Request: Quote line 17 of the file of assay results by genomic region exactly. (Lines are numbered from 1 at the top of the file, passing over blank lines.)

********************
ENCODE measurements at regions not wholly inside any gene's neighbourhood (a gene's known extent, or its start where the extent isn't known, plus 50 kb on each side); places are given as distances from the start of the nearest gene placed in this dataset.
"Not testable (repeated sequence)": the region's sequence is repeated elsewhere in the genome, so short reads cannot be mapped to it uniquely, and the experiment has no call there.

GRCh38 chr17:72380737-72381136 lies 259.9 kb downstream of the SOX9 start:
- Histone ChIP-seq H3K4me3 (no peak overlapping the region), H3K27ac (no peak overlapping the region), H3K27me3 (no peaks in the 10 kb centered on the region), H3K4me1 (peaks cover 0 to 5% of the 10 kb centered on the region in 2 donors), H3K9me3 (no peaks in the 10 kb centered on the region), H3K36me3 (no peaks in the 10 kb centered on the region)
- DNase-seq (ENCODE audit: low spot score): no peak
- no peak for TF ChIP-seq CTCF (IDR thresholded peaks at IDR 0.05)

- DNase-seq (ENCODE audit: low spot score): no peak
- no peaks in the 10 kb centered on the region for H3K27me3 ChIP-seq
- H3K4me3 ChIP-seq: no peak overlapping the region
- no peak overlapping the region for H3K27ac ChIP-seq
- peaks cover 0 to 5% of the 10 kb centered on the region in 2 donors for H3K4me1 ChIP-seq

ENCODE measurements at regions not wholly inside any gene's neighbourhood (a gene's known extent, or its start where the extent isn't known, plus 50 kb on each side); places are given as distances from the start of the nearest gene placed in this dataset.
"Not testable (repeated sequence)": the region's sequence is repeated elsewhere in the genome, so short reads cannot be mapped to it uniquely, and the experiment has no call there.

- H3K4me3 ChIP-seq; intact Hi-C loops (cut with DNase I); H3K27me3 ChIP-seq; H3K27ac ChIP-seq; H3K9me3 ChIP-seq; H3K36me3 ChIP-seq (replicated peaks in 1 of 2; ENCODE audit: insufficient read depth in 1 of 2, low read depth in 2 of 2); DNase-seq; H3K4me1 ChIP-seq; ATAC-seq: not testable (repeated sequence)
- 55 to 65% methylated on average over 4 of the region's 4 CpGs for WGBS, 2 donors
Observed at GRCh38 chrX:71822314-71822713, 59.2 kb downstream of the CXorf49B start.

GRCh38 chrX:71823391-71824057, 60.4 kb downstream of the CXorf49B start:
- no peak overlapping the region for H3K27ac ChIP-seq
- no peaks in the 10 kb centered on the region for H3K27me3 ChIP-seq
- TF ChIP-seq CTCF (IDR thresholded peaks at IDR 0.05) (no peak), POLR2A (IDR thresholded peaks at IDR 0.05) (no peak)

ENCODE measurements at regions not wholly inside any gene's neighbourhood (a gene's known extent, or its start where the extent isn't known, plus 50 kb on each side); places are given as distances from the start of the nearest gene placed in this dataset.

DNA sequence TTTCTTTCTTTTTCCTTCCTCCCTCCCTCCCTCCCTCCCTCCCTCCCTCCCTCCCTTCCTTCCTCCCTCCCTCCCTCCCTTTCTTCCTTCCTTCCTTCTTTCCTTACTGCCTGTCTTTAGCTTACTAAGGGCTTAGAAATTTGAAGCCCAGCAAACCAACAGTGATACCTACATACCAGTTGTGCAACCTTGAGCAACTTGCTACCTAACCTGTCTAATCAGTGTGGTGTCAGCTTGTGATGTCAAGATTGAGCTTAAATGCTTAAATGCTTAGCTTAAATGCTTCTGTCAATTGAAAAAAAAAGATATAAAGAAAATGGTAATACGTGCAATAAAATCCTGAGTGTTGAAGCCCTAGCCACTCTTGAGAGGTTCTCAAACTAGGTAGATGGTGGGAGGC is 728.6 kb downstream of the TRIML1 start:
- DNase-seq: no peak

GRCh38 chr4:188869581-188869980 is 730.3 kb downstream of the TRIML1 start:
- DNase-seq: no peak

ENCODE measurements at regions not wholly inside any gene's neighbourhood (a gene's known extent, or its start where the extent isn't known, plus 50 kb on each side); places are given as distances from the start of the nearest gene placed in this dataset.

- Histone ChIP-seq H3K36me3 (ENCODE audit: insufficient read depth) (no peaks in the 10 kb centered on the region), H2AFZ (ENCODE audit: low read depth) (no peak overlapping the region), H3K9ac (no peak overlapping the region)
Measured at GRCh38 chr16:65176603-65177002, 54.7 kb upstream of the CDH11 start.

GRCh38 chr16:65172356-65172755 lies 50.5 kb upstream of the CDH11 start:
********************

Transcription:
GRCh38 chrX:71823391-71824057, 60.4 kb downstream of the CXorf49B start: